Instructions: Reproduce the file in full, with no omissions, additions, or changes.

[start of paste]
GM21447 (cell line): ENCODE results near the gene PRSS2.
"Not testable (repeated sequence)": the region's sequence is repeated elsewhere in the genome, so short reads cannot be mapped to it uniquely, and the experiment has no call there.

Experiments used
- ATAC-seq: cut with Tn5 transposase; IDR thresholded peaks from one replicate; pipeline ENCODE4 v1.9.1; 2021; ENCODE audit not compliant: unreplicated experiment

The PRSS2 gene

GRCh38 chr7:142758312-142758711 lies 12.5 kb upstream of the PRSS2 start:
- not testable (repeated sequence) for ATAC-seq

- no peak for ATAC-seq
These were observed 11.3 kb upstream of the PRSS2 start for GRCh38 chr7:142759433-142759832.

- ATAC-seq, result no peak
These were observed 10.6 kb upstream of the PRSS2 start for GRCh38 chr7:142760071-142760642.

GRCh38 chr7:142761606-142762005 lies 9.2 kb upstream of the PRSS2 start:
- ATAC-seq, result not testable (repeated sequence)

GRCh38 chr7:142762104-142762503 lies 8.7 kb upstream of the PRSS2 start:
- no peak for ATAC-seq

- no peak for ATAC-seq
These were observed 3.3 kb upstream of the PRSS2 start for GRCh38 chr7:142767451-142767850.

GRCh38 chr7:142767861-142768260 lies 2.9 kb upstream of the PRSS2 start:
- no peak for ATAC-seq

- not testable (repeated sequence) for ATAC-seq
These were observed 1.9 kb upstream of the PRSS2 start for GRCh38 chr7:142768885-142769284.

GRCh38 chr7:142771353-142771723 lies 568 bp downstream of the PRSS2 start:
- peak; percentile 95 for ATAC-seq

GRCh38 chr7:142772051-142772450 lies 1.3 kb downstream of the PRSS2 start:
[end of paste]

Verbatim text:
GM21447 (cell line): ENCODE results near the gene PRSS2.
"Not testable (repeated sequence)": the region's sequence is repeated elsewhere in the genome, so short reads cannot be mapped to it uniquely, and the experiment has no call there.

Experiments used
- ATAC-seq: cut with Tn5 transposase; IDR thresholded peaks from one replicate; pipeline ENCODE4 v1.9.1; 2021; ENCODE audit not compliant: unreplicated experiment

The PRSS2 gene

GRCh38 chr7:142758312-142758711 lies 12.5 kb upstream of the PRSS2 start:
- not testable (repeated sequence) for ATAC-seq

- no peak for ATAC-seq
These were observed 11.3 kb upstream of the PRSS2 start for GRCh38 chr7:142759433-142759832.

- ATAC-seq, result no peak
These were observed 10.6 kb upstream of the PRSS2 start for GRCh38 chr7:142760071-142760642.

GRCh38 chr7:142761606-142762005 lies 9.2 kb upstream of the PRSS2 start:
- ATAC-seq, result not testable (repeated sequence)

GRCh38 chr7:142762104-142762503 lies 8.7 kb upstream of the PRSS2 start:
- no peak for ATAC-seq

- no peak for ATAC-seq
These were observed 3.3 kb upstream of the PRSS2 start for GRCh38 chr7:142767451-142767850.

GRCh38 chr7:142767861-142768260 lies 2.9 kb upstream of the PRSS2 start:
- no peak for ATAC-seq

- not testable (repeated sequence) for ATAC-seq
These were observed 1.9 kb upstream of the PRSS2 start for GRCh38 chr7:142768885-142769284.

GRCh38 chr7:142771353-142771723 lies 568 bp downstream of the PRSS2 start:
- peak; percentile 95 for ATAC-seq

GRCh38 chr7:142772051-142772450 lies 1.3 kb downstream of the PRSS2 start: